Bengali Wedding Ritual Culture
Dear Readers, my sincere apology that I can’t able to post since last 20 days- my sister marriage ceremony just over.
Hence wish to share you the story of Bengali Hindu Wedding ceremony.
In last 20 days I have observed how the ceremony leads reunion of family members and old friends. New relations are made and old ones get further strengthened. In this way, a marriage signifies the beginning of a new journey not just for the couple but for the entire family.
Let me walk you through some of the common rituals and traditional ceremonies we see in Bengali weddings.
- Patri-Patro: An auspicious day is chosen when the families of the bride ( Patro) and groom ( Patri) come together to finalize a date for the marriage.
- Ashirbaad:The parents and some close relatives of the bride visit the groom’s house to bless the groom and present him with gifts of gold ornaments. Usually, husked rice and trefoil are sprinkled on the bride’s head and bless the groom and the bride. A similar ceremony is held at the bride’s place.
- Ai Buro Bhaat: This refers to the last meal that the would-be bride consumes in her own house before getting married. Its kind of a mini-feast where all the realtives and friends join in the celebrations and wish her all the best. Ai Buddo Bhaat consists of typical Bengali fare like fish, rice, luchis (puri), vegetables and sweets such as sandesh, rasgullas etc. This ritual takes place in the home of the groom also.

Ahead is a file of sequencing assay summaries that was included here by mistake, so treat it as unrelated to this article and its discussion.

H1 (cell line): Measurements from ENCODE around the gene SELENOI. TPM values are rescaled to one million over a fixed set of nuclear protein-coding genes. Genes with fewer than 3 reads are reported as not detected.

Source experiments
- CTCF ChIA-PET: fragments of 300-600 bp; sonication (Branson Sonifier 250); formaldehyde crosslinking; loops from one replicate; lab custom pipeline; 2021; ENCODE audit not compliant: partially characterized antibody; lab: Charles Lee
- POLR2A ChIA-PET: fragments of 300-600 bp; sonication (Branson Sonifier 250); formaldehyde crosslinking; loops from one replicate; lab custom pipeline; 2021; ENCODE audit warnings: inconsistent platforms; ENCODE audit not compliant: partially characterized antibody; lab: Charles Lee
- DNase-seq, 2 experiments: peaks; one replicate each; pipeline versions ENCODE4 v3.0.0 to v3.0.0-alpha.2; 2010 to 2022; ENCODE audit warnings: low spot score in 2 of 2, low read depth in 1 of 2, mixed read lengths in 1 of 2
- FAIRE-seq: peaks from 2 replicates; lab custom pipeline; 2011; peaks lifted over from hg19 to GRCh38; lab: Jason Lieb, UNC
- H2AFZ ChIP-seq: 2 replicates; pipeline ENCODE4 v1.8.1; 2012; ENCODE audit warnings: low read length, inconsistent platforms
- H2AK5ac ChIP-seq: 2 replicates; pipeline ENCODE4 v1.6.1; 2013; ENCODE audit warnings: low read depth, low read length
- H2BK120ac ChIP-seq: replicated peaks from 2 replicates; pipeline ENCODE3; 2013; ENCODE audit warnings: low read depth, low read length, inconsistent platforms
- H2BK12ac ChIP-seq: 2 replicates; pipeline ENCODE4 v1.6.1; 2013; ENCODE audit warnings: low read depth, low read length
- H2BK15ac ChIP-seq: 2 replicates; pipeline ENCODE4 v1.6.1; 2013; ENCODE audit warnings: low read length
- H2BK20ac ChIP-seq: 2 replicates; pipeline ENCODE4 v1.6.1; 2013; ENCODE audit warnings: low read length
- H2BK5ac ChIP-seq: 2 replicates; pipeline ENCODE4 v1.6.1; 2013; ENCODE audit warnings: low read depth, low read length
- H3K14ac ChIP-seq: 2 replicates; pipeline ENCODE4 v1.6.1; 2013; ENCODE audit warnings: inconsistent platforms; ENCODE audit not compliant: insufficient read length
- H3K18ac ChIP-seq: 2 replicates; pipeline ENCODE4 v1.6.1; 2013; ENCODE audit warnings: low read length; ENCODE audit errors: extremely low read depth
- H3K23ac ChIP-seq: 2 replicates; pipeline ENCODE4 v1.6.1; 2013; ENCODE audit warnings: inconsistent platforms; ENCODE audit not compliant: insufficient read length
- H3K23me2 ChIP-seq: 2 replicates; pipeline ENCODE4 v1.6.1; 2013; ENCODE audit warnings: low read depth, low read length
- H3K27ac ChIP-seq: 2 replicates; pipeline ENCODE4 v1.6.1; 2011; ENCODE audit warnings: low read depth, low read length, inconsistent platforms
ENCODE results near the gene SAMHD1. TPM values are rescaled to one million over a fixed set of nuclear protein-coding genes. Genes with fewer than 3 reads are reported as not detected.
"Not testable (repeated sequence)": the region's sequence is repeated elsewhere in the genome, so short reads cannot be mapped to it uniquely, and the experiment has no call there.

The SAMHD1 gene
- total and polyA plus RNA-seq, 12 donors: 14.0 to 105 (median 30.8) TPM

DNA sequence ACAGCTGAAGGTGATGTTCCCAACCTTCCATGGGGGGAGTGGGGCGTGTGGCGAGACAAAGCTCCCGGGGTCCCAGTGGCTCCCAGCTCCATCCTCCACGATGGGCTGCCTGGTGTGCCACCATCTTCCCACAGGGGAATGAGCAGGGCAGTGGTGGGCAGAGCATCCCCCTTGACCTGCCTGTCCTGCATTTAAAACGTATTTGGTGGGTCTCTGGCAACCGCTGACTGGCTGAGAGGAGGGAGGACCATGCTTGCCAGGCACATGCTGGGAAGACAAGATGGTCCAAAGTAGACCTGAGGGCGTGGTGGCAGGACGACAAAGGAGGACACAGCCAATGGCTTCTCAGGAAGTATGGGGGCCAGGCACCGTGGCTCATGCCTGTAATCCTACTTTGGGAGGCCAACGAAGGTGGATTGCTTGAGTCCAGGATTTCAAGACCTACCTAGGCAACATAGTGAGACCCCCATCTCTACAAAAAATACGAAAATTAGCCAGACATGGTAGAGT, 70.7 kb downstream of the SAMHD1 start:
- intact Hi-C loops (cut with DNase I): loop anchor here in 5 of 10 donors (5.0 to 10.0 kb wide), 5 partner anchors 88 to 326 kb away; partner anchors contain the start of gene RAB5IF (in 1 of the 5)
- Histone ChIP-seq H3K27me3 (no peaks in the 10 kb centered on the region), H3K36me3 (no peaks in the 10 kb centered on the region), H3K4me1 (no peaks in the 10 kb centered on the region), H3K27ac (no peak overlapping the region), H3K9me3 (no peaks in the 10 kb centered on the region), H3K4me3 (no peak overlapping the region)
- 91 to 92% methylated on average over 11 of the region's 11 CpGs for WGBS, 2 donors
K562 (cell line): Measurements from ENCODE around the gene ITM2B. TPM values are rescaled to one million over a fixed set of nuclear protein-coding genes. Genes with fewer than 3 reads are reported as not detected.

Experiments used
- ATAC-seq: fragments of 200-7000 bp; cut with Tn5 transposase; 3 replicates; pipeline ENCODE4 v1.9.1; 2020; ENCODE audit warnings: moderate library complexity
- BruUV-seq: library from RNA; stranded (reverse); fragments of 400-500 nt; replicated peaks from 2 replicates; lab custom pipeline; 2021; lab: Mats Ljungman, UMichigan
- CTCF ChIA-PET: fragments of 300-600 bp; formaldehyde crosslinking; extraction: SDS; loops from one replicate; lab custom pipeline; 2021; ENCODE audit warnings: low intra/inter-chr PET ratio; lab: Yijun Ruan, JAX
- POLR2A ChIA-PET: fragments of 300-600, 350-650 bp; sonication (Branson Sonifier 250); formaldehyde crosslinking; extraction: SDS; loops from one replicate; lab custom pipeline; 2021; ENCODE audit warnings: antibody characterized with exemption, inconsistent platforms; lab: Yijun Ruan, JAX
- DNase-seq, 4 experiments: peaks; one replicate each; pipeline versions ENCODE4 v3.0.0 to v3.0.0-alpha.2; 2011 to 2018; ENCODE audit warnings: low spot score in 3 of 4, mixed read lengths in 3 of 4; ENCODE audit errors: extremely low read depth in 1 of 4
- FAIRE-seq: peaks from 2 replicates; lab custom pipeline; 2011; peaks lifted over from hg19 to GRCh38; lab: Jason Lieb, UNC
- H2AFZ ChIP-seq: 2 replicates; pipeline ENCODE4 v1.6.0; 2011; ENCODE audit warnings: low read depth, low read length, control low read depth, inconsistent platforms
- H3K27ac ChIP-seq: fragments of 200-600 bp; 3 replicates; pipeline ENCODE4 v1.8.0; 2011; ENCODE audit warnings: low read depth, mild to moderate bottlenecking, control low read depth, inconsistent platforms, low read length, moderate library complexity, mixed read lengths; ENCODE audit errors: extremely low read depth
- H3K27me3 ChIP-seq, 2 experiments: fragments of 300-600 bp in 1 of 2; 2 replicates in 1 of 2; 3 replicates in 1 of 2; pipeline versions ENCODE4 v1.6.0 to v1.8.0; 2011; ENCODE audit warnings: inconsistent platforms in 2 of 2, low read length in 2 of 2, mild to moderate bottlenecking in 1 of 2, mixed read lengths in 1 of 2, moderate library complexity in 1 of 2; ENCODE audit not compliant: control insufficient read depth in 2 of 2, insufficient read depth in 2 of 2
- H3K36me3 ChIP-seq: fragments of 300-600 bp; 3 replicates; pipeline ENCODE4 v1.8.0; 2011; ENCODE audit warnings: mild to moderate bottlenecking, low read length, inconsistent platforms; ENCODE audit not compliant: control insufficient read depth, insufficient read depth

- Nandi Mukh:This is a ritual which is performed on the morning of the wedding just before the ‘gaye holud’ ceremony of the bride or the groom. It is performed in the homes of both parties. A priest chants Vedic incantations and the extended family pays homage to their forefathers. A small puja is performed for the well being of the ancestors in the afterlife and also to ask for their blessings.
- Gaye Holud: A ceremony in which, the groom’s family visit the bride’s house to present her with the jewelry, other gifts and a pot of turmeric paste to be applied on the entire body of the bride. A similar ceremony is carried out at the groom’s house by the bride’s family.